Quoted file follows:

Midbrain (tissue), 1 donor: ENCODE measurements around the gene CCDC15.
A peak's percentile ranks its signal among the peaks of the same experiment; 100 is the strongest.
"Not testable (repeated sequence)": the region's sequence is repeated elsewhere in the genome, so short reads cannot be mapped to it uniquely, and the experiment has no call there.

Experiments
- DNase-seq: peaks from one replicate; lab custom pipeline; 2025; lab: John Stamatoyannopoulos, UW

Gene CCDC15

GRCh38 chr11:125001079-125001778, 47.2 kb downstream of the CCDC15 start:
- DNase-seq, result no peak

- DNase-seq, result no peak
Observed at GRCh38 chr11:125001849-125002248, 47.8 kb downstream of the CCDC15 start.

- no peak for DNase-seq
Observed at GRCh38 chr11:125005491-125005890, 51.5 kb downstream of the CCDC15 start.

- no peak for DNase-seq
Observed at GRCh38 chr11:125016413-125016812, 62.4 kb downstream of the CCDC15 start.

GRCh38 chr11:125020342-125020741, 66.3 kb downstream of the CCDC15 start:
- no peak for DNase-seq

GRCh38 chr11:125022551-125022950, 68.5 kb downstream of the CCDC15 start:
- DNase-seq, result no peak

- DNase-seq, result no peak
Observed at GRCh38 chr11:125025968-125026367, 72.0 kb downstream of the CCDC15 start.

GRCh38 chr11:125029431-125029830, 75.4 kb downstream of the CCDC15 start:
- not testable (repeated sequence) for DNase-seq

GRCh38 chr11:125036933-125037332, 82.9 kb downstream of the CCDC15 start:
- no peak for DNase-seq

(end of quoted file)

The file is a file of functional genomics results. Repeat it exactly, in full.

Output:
Midbrain (tissue), 1 donor: ENCODE measurements around the gene CCDC15.
A peak's percentile ranks its signal among the peaks of the same experiment; 100 is the strongest.
"Not testable (repeated sequence)": the region's sequence is repeated elsewhere in the genome, so short reads cannot be mapped to it uniquely, and the experiment has no call there.

Experiments
- DNase-seq: peaks from one replicate; lab custom pipeline; 2025; lab: John Stamatoyannopoulos, UW

Gene CCDC15

GRCh38 chr11:125001079-125001778, 47.2 kb downstream of the CCDC15 start:
- DNase-seq, result no peak

- DNase-seq, result no peak
Observed at GRCh38 chr11:125001849-125002248, 47.8 kb downstream of the CCDC15 start.

- no peak for DNase-seq
Observed at GRCh38 chr11:125005491-125005890, 51.5 kb downstream of the CCDC15 start.

- no peak for DNase-seq
Observed at GRCh38 chr11:125016413-125016812, 62.4 kb downstream of the CCDC15 start.

GRCh38 chr11:125020342-125020741, 66.3 kb downstream of the CCDC15 start:
- no peak for DNase-seq

GRCh38 chr11:125022551-125022950, 68.5 kb downstream of the CCDC15 start:
- DNase-seq, result no peak

- DNase-seq, result no peak
Observed at GRCh38 chr11:125025968-125026367, 72.0 kb downstream of the CCDC15 start.

GRCh38 chr11:125029431-125029830, 75.4 kb downstream of the CCDC15 start:
- not testable (repeated sequence) for DNase-seq

GRCh38 chr11:125036933-125037332, 82.9 kb downstream of the CCDC15 start:
- no peak for DNase-seq